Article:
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Corné Blaauw

Johann Friedrich Stapfer (1708-1775): Reformed Orthodoxy and Theological Rationalism
Johann Friedrich Stapfer 1708-1775
Johann Friedrich Stapfer 1708-1775

Born and bred into a famous family of pastors, Johann Friedrich Stapfer, a Swiss pastor from Brugg, spent all his life asking three simple questions: “how do we distinguish between truth and error?” ; “what are the foundations of true religion?” ; and, “How should we live?” By the end of his life, he had dealt with these questions in a staggering 25 volumes written in Latin and German and translated into Dutch. He was a representative of

Reformed theology in the phase of Later Orthodoxy (1700-1775) abandoned the old classical synthesis between eclectic Aristotelianism and Reformed theology, supplanting it with a new synthesis with either the Cartesianism of Saumer, or the Leibniz-Wolffian philosophy. Meanwhile, during the Enlightenment many streams of philosophy of religion produced thinkers and schools of thought that one really ought to characterize as “rationalist theology.”

In the eighteenth century, many considered Stapfer one of the foremost European theologians, and as such, he had influence on Jonathan Edwards, Immanuel Kant, Bernhardus de Moor, Archibald Alexander, and a whole generation of Dutch Reformed ministers and theologians. Stapfer’s 1742 dissertation on Naturalism later formed the largest part of his first published book in five volumes, Institutiones theologiae polemicae universae (Zurich, 1743-47). In Stapfer's view Naturalism was the most powerful weapon of unbelief. Noticing the central place Stapfer afforded to Naturalism, we will investigate it as a case study of rationalism.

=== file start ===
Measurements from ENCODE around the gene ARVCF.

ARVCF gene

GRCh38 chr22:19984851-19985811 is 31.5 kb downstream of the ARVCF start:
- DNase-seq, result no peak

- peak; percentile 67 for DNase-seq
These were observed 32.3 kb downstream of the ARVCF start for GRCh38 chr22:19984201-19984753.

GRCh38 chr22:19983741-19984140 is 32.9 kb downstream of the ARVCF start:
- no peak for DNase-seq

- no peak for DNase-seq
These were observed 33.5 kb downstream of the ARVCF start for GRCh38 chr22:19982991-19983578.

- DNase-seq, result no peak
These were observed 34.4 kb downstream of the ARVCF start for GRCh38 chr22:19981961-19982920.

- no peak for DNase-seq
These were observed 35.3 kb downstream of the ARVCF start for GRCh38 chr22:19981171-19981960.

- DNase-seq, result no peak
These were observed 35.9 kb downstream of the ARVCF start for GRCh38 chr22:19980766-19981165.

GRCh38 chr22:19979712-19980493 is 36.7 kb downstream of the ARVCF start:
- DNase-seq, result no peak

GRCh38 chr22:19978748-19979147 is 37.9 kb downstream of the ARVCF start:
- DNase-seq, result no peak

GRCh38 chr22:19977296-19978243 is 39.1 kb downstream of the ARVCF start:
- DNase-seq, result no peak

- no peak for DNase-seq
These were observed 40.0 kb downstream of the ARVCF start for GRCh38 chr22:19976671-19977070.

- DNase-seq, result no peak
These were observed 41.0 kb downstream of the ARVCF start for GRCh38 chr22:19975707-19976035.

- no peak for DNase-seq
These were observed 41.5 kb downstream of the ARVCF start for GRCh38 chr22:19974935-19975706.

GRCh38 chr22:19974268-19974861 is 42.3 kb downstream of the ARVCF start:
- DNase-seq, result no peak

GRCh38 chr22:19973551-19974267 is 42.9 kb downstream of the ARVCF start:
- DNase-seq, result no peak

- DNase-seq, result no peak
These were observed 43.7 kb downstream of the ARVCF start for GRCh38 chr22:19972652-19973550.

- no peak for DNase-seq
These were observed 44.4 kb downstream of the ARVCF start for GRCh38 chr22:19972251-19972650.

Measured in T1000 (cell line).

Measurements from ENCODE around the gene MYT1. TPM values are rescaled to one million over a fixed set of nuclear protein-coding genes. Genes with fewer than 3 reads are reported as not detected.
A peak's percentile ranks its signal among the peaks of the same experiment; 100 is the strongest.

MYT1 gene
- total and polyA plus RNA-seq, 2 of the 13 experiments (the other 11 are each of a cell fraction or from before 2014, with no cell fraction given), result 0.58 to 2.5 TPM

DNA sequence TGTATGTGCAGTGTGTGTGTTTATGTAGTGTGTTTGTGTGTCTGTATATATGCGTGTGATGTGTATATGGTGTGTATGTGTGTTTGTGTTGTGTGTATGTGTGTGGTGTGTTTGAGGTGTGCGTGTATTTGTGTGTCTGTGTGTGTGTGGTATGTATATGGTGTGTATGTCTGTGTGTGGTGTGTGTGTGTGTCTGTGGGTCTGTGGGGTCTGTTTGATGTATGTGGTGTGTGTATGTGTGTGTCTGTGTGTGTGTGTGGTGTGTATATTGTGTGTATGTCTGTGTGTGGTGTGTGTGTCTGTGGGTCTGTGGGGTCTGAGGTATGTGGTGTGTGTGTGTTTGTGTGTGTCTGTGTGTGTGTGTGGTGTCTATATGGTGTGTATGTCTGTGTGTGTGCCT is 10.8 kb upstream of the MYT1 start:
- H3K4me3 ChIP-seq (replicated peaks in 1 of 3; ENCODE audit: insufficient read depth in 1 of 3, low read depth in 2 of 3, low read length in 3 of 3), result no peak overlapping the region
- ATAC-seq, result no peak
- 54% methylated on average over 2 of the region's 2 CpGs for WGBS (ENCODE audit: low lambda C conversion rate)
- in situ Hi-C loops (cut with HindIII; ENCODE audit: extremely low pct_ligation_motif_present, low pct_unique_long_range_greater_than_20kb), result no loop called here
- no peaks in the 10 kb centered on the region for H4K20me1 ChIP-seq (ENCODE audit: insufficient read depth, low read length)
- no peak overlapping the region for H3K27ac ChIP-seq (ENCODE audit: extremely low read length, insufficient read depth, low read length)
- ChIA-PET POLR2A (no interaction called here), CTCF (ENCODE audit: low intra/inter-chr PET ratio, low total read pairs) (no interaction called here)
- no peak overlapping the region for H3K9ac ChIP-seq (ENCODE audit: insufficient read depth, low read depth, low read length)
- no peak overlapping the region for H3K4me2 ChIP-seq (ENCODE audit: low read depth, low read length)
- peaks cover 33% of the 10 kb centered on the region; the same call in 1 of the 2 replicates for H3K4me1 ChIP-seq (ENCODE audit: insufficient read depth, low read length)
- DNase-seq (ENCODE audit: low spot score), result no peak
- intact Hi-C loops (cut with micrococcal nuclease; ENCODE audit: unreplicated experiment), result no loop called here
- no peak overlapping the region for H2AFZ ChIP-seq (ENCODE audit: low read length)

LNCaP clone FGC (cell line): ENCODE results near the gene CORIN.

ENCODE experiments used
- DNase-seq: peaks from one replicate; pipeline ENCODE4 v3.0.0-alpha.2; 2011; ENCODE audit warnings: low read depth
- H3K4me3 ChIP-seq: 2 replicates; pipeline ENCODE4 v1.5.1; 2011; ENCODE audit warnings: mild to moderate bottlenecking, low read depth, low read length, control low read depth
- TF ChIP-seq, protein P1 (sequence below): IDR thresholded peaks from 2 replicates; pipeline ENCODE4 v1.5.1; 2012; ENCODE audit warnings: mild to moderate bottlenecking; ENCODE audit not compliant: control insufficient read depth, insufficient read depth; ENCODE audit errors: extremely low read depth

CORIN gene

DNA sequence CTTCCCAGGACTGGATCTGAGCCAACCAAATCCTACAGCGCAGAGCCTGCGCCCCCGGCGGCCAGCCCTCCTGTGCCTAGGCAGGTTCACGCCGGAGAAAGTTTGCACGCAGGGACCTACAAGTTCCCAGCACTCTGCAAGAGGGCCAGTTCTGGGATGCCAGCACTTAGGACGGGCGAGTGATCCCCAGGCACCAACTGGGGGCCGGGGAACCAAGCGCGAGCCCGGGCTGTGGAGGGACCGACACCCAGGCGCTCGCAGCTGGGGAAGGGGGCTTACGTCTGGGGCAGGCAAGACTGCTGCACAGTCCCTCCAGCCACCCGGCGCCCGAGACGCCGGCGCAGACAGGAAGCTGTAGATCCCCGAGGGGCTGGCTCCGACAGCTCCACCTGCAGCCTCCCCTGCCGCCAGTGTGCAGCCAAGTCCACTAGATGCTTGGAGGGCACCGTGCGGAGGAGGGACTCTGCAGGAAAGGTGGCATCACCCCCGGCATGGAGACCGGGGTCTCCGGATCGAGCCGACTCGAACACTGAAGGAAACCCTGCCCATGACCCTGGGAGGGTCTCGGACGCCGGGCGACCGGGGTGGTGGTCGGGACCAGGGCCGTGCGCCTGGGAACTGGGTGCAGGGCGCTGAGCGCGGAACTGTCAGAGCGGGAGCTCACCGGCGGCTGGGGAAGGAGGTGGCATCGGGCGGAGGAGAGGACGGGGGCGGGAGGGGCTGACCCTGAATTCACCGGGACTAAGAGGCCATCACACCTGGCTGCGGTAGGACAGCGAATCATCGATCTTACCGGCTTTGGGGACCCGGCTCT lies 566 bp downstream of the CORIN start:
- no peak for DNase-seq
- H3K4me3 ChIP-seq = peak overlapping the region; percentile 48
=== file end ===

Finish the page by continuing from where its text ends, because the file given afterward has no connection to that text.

This study proceeds on the bias that theology finds its expression within a philosophical mould, which functions as presuppositions. The question under consideration here is whether the Leibniz-Wolff synthesis experiment was a good idea for Reformed thought, both theologically and apologetically. With these considerations in mind, we study Stapfer to answer the big questions in a small way by simply asking, “What is the relationship between Reformed orthodoxy and theological rationalism?”  

Corné Blaauw
Laatst gewijzigd:02 februari 2018 13:24